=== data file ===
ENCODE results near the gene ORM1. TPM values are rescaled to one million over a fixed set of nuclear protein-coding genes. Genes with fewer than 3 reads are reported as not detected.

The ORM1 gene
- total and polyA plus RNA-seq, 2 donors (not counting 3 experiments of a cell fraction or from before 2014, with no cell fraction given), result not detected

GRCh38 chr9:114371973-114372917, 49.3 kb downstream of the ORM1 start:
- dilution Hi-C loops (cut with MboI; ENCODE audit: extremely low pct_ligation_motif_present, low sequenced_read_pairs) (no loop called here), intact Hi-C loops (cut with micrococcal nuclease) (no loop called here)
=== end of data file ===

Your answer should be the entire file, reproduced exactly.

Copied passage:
ENCODE results near the gene ORM1. TPM values are rescaled to one million over a fixed set of nuclear protein-coding genes. Genes with fewer than 3 reads are reported as not detected.

The ORM1 gene
- total and polyA plus RNA-seq, 2 donors (not counting 3 experiments of a cell fraction or from before 2014, with no cell fraction given), result not detected

GRCh38 chr9:114371973-114372917, 49.3 kb downstream of the ORM1 start:
- dilution Hi-C loops (cut with MboI; ENCODE audit: extremely low pct_ligation_motif_present, low sequenced_read_pairs) (no loop called here), intact Hi-C loops (cut with micrococcal nuclease) (no loop called here)